12-08-2016  6:09 am      •     

A recent audit of the Housing Authority of Portland's largest housing project to date – New Columbia in North Portland – shows that this public agency is walking its talk on minority hiring practices.
Last November, HAP authorities said they wanted to use at least 20 percent minority- and women-owned contractors on its housing projects. Six months later, a city audit shows that the agency has far exceeded this goal.
According to a recently released city of Portland audit, nearly 45 percent of the total construction hours billed to HAP's New Columbia housing project came from women- and minority-owned contractors.
The audit also noted that 25 percent of subcontractors hired for projects that exceeded $100,000 were disadvantaged, minority- and women-owned businesses.
"We knew this would be a very big housing project," said Housing Authority Director Steve Rudman. "It also had to be a big economic boon (for the community)."
In recognition of HAP's efforts, the Oregon Association of Minority Entrepreneurs will award the agency its Public Agency of the Year Award on May 10, at OAME's 19th annual Conference and Trade Show at the Oregon Convention Center.
Jerry Walker, HAP's purchasing manager, says it's no fluke the agency reached and exceeded its minority- and women-owned contractors goal.
Walker said HAP encouraged Walsh Construction, the agency's construction manager/general contractor, to reach those goals. Special attention was also given to the way subcontractors were recruited for jobs. Bidding opportunities were divided into smaller projects to make it easier for Walsh to identify strengths and weaknesses among companies.
And, to level the playing field, disadvantaged, minority- and women-owned businesses were given an opportunity to bid against similar companies for certain projects.
The Housing Authority also coordinated with the apprenticeship coordinator at the Columbia School of Construction to attract minority and women apprentices. About 18 percent of the workers at New Columbia were apprentices, and 50 percent of those apprentices were women and/or minorities.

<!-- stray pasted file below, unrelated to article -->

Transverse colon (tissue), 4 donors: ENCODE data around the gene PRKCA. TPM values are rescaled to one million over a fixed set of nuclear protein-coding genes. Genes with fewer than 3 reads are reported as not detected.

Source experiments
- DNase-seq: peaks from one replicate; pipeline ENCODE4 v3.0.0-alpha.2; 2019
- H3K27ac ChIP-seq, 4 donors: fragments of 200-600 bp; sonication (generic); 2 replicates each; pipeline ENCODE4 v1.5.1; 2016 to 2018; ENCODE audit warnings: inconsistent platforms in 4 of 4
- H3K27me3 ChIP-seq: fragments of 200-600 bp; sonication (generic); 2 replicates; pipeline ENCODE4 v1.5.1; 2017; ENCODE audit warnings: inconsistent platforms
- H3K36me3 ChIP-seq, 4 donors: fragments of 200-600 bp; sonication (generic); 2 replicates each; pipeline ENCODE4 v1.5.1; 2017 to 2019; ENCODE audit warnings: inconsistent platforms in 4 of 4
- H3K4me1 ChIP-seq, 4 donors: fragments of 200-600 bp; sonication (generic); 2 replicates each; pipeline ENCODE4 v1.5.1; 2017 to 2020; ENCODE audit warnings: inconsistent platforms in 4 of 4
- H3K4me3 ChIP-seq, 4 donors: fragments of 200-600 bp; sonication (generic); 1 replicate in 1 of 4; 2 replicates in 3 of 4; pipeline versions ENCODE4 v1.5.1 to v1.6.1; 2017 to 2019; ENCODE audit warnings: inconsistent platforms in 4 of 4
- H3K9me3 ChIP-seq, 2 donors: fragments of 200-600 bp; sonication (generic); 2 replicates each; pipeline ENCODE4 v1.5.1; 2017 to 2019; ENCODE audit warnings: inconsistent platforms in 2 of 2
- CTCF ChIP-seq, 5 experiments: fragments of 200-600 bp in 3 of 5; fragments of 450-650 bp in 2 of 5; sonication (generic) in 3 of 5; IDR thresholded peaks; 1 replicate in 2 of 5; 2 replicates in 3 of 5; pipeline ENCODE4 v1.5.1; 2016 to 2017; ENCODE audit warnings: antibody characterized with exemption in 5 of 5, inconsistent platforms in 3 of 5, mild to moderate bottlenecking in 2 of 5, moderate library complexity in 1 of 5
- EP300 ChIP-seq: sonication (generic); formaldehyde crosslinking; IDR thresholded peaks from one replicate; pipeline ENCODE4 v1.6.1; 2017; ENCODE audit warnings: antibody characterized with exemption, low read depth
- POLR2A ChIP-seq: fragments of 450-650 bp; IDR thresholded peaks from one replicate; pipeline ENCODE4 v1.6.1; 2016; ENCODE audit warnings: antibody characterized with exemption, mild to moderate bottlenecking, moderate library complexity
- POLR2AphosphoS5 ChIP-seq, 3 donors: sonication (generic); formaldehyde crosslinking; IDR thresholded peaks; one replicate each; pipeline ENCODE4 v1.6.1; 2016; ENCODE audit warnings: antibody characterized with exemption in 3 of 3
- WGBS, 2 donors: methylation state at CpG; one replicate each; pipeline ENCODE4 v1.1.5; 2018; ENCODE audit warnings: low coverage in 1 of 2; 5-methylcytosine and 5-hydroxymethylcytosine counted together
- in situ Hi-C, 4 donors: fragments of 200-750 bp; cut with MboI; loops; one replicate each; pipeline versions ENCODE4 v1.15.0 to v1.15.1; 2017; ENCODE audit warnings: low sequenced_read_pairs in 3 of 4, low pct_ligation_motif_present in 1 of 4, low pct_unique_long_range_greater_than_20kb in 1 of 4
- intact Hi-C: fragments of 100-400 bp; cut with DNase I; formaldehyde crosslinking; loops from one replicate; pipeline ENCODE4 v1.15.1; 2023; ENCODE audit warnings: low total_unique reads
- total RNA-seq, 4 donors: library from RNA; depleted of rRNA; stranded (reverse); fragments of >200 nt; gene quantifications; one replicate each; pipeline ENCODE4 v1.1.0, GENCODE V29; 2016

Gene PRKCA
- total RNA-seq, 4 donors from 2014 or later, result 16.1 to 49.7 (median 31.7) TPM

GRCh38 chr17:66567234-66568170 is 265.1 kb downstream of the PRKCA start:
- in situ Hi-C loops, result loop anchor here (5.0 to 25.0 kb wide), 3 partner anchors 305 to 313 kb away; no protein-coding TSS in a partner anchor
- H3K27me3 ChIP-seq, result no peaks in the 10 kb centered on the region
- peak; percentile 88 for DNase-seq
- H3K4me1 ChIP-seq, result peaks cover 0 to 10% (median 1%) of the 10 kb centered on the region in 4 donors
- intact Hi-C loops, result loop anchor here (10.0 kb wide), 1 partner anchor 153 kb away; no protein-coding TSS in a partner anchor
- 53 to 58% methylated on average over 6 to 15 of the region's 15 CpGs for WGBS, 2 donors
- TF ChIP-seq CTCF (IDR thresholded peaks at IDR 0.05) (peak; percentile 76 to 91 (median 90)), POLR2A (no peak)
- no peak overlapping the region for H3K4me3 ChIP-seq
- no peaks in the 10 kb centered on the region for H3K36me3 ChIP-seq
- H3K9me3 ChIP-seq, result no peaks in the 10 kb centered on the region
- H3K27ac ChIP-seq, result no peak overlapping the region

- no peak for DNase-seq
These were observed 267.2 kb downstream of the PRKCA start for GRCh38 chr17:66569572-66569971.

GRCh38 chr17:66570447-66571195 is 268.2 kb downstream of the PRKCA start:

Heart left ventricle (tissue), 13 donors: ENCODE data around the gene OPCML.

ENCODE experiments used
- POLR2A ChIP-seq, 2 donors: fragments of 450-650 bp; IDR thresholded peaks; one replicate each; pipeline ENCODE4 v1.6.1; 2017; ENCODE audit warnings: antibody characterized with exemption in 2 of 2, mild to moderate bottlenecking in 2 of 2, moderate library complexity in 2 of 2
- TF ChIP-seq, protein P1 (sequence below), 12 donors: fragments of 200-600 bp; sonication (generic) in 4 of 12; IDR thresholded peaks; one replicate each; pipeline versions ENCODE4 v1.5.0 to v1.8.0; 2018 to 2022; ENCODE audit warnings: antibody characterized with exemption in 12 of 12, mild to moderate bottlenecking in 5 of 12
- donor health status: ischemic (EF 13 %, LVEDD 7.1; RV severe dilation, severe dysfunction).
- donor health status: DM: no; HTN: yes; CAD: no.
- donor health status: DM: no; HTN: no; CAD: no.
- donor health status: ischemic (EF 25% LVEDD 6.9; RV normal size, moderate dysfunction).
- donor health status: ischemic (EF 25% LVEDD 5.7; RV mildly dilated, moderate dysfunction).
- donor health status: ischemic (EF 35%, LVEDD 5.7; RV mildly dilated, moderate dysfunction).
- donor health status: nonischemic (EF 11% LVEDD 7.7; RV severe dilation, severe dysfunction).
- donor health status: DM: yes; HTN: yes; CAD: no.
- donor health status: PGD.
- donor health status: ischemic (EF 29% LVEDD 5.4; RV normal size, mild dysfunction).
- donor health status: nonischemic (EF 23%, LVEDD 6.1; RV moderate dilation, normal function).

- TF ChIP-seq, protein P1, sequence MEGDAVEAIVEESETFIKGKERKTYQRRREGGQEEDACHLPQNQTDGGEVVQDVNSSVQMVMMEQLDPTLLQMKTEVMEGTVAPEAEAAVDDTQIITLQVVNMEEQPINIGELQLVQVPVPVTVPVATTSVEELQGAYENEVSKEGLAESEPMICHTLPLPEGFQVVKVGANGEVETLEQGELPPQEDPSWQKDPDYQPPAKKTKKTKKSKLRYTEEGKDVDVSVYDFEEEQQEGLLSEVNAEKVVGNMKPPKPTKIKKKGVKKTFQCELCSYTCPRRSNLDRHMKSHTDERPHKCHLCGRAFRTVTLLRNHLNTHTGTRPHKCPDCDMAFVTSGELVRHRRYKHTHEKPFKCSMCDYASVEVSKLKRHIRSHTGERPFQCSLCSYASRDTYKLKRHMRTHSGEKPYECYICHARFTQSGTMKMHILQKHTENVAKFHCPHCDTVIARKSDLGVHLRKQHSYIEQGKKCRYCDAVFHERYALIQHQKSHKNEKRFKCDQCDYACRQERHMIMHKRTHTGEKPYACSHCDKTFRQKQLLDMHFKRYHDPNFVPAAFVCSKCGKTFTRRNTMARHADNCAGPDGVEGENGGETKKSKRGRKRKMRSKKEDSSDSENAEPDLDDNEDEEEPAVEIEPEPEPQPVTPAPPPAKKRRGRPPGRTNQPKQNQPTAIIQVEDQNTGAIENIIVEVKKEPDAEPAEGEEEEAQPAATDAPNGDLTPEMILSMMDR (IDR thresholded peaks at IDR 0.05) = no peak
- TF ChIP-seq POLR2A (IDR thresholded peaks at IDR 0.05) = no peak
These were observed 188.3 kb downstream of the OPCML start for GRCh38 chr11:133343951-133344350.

"Hopefully what it ultimately means … is more minority and women working in the construction trades," Walker said.
But will HAP be able to duplicate these high rates of minority- and women-owned contractors in the future?
Faye Burch, of F.M. Burch & Associates, a member of the National Association of Minority Contractors of Oregon, said she is pleased with the numbers.
"I think the Housing Authority did an exceptional job of recruitment," she said. "They raised the bar."
Maintaining those recruitment goals may be challenging, but the agency hopes to exceed its 20-percent goal with another new project at Humboldt Gardens.
Carolyn Wilson, community outreach administrator for Walsh Construction, said the model for recruiting and nurturing disadvantaged, minority- and women-owned businesses can easily be replicated, but it will take a commitment from the top down. Walsh has been recruiting minority subcontractors for years, so when it came time to find subcontractors for New Columbia, she said they used many businesses Walsh Construction had worked with in the past. Wilson and her team helped many business owners with paperwork, payroll, workforce training and contracts.
"We encouraged (subcontractors) to have a specialty," Wilson said. "There has to be something that they can zero in on."
Possibly the biggest success story to emerge from New Columbia is the growth of CJ Jackson Construction, which was subcontracted to build several blocks of New Columbia. Wilson said Walsh was so impressed with the work, it lead directly to a unique dual-leadership project.
Walsh Construction has teamed up with CJ Jackson Construction to complete work on the Humboldt Gardens (previously Iris Court) housing project on North Vancouver Avenue. It was the Housing Authority's first project with two companies acting as the general contractor, and Rudman believes it is a model that works and can be duplicated in the future. HAP aspires to hire minorities and women for 35 percent of the workforce on the Humboldt Gardens project, with a continued effort to sustain minority and women apprenticeships.
"It gets money in the pockets of people from the community and to people who have normally been shut out of this business," Rudman said.

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